Let’s say you have a business that sells very specific products – such as bicycles or running shoes. 

If customers are interested in buying these products, but they don’t find exactly what they want on your website, they might leave without converting. 

But if you track their interactions with your site, and understand their preferences, you can make suggestions for similar products that will likely be more suitable for them. 

So if someone comes to your bicycle store looking for an electric bike, but doesn’t find anything he/she likes there (maybe it isn’t in stock), then maybe you could recommend another model of an electric bike from another brand instead? 

Or maybe suggest some accessories related to e-bikes? This way, you can help users convert faster by offering them options based on their interests. 

This is just one example of how you can personalize your users’ experience based on their behavior; now let’s take a look at other ways to do so.

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How to Collect User Data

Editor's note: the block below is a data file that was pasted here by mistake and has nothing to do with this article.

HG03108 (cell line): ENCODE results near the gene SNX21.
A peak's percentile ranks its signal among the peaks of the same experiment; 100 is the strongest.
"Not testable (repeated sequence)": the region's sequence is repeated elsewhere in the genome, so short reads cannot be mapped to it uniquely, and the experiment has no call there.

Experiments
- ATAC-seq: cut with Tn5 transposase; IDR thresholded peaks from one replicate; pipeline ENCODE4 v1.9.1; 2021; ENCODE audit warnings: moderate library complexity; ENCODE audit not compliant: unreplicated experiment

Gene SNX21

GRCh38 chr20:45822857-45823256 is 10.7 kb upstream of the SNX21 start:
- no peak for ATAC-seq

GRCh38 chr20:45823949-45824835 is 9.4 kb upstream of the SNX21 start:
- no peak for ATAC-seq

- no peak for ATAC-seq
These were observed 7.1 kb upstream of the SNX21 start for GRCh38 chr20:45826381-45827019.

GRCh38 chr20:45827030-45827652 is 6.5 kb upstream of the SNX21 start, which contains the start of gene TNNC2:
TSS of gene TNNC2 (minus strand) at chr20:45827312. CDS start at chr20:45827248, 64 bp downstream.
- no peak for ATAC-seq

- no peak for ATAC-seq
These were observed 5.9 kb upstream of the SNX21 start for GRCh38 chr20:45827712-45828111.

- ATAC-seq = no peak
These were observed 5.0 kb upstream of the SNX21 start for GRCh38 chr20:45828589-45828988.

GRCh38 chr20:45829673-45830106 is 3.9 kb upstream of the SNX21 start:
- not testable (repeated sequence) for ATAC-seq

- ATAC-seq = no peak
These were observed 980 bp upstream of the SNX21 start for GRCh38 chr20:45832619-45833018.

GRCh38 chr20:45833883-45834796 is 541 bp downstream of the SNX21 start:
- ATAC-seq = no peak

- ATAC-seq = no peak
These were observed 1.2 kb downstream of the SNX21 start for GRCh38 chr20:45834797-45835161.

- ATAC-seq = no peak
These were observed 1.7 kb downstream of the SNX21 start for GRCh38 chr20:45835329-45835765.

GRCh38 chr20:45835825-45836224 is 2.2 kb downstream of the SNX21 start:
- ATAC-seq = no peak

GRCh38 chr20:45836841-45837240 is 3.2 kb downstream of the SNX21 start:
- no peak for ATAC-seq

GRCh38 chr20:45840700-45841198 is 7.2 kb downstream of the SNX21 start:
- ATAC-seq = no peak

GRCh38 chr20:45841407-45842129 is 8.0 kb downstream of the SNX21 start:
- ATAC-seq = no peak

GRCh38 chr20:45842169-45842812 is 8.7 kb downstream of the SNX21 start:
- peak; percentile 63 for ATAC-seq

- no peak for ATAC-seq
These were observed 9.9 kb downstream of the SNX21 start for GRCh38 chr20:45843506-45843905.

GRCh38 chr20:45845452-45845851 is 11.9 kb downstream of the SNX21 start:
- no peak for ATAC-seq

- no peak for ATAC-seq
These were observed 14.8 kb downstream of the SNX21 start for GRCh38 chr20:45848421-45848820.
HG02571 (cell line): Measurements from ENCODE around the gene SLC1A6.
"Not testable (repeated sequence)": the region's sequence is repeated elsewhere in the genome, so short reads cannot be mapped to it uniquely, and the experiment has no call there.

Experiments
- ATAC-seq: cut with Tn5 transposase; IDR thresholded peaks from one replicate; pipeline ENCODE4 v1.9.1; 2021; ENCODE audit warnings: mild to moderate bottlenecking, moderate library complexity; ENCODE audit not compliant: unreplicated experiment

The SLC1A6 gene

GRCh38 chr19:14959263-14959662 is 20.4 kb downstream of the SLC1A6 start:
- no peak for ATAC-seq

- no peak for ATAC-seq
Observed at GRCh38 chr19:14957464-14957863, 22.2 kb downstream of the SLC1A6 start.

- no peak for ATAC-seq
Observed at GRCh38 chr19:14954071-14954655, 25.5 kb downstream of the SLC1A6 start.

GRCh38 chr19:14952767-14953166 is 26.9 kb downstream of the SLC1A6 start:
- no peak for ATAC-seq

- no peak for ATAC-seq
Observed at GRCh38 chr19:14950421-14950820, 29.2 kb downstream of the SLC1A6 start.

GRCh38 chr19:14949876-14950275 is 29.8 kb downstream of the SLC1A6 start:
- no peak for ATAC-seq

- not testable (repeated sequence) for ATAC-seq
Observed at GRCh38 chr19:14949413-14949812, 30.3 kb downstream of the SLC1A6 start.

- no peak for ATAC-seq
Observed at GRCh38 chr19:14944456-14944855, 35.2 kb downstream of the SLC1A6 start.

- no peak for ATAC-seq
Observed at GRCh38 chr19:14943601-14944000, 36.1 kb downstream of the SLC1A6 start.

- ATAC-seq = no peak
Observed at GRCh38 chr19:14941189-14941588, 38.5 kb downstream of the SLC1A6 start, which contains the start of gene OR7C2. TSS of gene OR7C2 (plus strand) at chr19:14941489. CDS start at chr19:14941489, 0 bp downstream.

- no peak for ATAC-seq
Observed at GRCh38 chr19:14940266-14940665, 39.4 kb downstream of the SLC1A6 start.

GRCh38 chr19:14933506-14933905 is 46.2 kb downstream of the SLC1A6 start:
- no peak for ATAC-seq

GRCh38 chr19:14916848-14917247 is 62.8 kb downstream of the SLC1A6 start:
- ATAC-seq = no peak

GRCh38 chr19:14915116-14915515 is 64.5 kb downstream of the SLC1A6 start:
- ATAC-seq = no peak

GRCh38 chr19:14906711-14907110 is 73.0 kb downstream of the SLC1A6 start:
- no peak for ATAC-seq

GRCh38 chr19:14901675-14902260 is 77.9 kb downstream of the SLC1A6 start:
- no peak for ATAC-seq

There are several ways that you can collect data about your customers, but before you begin collecting any data, it is important to determine which information is most relevant and valuable. 

For example, if you have a website or an e-commerce store that sells products and services, then you probably want to start with information like name, shipping address, and email address. 

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You might also consider asking for demographic information such as age range, gender, occupation, income level, interests, and hobbies. 

The more specific you can be in your request for demographic information, the better – after all, knowing that someone’s favorite hobby is playing golf will tell you much more than knowing they enjoy sports in general.

If you’ve been seeking to Enhancing User Interaction With Personalized Data, the below are ways you can collect user data. 

  • Web Tracking

One of the easiest ways to collect user data is through web tracking. 

This involves installing a bit of code into your website, which will monitor what visitors do and click on your site. 

Then, you can get it to report back that information to you, so you know exactly what actions the users are taking on your website. 

When it comes to Personalizing Experience Using User Data, we need more than just an idea of their location and their interests; we need real insight into how they’re using our product. 

Web tracking gives us that insight by letting us know when people aren’t engaging with content in the way we expect them to, or when they find things confusing or unhelpful. 

In addition to being able to identify these issues, web tracking also lets us identify what aspects of our service are most popular among users.